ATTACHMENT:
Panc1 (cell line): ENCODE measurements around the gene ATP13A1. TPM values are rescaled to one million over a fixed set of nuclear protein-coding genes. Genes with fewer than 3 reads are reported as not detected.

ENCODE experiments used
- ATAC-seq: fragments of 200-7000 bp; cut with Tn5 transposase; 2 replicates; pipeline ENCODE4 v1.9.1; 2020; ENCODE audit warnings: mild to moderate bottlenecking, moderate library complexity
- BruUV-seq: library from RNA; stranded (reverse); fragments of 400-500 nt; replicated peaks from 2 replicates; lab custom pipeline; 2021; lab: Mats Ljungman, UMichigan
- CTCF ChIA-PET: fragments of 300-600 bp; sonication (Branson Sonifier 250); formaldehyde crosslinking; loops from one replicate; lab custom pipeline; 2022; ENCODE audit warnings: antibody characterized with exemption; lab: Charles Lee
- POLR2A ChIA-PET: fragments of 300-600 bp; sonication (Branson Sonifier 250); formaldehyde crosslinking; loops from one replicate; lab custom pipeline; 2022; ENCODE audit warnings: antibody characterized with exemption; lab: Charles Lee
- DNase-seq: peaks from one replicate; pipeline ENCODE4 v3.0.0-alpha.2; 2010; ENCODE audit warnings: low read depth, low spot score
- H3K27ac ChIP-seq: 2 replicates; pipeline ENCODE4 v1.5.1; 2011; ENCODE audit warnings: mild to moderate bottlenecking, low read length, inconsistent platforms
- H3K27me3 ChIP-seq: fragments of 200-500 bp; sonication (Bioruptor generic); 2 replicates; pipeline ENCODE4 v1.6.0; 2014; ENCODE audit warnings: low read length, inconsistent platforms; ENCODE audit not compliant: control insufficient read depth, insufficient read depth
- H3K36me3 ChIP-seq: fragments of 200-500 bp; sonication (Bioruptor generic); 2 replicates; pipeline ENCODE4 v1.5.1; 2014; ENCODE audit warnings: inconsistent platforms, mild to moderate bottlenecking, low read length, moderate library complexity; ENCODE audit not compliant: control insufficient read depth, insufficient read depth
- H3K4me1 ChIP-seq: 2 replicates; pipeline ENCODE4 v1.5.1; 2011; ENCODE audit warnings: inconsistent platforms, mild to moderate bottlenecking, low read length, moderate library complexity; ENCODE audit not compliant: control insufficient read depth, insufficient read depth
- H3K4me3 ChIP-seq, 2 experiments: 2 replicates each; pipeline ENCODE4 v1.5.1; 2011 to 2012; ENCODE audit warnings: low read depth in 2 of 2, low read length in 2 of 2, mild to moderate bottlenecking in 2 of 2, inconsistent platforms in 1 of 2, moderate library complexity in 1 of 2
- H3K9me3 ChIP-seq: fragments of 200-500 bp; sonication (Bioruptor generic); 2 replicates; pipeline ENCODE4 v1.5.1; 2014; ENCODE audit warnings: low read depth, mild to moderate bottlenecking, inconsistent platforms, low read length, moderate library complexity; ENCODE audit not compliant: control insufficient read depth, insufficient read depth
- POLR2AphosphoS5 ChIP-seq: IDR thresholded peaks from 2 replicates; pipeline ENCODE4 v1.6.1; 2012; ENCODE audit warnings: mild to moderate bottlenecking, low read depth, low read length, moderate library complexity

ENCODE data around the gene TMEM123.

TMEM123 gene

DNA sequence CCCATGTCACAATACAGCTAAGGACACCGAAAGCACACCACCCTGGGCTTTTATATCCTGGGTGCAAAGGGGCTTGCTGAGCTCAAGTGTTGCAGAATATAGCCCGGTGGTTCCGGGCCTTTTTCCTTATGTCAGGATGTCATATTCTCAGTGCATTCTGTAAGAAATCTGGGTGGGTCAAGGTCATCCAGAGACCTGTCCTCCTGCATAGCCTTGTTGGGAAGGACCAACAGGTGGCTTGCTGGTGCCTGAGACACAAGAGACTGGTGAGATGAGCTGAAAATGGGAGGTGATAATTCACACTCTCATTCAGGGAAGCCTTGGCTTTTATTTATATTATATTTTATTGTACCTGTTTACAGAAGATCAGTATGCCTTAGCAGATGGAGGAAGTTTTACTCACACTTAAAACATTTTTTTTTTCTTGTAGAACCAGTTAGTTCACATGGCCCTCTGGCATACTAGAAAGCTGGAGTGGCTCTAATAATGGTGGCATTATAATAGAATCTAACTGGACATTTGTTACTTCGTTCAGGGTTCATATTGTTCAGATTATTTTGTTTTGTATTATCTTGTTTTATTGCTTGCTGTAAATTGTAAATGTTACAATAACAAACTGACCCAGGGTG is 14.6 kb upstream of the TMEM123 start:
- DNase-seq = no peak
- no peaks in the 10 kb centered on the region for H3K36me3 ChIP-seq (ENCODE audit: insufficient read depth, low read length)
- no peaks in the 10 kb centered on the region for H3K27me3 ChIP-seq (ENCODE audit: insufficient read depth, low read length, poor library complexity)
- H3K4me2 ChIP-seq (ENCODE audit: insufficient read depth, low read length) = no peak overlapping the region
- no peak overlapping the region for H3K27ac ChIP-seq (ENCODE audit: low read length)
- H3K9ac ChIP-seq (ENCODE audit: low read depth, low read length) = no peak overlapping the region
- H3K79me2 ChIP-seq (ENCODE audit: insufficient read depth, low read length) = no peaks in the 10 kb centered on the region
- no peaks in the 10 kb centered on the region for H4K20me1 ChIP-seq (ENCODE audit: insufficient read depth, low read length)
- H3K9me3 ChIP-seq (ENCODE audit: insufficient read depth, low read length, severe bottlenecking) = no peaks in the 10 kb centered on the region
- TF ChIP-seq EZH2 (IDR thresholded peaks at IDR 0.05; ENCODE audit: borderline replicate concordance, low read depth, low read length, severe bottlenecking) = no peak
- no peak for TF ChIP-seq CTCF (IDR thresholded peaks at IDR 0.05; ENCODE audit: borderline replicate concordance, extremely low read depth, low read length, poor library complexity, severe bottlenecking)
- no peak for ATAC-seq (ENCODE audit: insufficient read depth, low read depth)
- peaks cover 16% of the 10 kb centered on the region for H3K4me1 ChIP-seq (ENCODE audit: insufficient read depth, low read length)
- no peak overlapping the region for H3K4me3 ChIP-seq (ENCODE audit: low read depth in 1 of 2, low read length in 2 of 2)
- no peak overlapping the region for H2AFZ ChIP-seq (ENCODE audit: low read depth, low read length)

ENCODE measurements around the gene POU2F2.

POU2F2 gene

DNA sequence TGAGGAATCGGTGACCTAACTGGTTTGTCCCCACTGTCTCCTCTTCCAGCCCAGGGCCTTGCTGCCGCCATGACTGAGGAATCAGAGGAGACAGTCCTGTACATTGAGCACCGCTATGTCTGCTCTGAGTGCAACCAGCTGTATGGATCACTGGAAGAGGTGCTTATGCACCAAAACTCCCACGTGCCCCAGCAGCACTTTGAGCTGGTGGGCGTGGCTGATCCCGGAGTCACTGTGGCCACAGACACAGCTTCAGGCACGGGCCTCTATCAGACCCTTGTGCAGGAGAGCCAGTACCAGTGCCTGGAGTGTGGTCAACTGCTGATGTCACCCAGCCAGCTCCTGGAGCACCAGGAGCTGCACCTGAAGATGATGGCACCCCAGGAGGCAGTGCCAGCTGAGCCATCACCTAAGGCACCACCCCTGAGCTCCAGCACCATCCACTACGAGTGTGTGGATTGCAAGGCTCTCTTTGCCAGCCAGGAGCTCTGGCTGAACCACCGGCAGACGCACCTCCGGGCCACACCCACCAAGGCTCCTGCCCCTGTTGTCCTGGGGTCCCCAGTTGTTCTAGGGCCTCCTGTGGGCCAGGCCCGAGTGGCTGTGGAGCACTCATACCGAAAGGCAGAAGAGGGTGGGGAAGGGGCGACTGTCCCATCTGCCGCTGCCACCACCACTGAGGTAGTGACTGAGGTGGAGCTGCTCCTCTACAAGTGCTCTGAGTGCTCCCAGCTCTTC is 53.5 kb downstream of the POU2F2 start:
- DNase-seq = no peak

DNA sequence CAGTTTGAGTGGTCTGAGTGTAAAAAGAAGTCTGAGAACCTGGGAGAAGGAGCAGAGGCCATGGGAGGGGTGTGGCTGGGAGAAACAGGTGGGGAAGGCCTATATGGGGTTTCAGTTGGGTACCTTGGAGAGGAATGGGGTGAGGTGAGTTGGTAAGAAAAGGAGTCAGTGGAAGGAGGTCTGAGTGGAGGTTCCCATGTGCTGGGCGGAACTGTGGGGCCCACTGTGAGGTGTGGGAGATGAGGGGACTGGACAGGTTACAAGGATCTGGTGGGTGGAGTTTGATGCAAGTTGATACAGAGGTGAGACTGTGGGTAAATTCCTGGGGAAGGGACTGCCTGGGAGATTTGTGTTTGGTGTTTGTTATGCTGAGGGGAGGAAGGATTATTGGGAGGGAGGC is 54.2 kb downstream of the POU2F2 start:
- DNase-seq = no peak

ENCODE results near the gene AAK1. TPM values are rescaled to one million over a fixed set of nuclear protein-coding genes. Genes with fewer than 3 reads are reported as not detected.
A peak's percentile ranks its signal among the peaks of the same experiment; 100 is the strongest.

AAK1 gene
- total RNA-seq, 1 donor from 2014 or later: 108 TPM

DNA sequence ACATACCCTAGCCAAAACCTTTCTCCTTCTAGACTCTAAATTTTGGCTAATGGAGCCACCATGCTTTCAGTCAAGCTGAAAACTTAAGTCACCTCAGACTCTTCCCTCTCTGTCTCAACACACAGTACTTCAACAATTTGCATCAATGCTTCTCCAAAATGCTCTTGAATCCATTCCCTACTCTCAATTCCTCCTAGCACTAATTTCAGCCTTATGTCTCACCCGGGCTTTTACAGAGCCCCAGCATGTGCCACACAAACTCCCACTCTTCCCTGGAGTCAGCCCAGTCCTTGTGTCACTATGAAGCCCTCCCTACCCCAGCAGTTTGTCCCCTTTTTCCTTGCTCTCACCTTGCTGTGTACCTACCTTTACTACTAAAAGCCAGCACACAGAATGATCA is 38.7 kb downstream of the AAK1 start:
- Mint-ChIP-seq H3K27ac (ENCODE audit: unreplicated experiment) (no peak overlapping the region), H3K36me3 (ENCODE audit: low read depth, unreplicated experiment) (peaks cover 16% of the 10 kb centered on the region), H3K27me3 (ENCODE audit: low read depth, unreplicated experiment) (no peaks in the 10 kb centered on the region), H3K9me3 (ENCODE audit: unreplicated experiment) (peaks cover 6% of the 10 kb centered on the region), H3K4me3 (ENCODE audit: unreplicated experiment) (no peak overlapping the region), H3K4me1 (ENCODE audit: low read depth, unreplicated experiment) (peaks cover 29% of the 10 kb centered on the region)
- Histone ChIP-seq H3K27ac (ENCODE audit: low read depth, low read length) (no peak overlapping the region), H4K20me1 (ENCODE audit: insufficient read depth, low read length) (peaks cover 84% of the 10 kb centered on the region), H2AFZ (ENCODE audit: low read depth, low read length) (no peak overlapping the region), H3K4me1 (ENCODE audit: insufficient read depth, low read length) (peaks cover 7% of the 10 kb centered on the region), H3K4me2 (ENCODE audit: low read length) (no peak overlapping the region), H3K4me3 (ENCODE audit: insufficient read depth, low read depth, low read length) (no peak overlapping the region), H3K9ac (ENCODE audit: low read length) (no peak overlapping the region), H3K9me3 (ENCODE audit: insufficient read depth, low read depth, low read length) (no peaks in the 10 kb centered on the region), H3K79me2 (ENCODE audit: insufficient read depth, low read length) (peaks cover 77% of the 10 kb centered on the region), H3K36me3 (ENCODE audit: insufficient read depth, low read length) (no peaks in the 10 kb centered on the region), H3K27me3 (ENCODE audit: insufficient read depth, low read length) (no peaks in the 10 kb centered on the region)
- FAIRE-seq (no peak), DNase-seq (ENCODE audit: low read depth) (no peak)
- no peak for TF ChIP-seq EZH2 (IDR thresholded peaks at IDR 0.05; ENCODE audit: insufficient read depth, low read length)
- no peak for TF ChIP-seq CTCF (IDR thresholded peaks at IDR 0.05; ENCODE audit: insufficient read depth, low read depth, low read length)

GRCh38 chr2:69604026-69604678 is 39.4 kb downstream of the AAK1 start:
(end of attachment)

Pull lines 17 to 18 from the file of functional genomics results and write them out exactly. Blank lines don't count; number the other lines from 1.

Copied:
DNA sequence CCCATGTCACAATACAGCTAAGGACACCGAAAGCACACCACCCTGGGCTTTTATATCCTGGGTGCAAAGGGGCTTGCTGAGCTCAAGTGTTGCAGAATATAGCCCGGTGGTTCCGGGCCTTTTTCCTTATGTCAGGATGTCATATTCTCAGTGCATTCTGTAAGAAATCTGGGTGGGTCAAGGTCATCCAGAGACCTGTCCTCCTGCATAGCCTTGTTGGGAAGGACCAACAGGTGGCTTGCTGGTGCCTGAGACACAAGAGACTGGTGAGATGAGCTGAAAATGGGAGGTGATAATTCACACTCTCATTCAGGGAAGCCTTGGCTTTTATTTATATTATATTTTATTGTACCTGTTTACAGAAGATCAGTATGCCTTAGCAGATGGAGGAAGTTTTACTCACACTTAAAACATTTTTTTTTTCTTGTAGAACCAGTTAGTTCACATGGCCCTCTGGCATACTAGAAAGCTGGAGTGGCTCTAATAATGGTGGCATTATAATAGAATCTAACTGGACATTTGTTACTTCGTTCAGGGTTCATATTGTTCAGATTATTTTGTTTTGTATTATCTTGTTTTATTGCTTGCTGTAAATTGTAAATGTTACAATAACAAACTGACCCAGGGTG is 14.6 kb upstream of the TMEM123 start:
- DNase-seq = no peak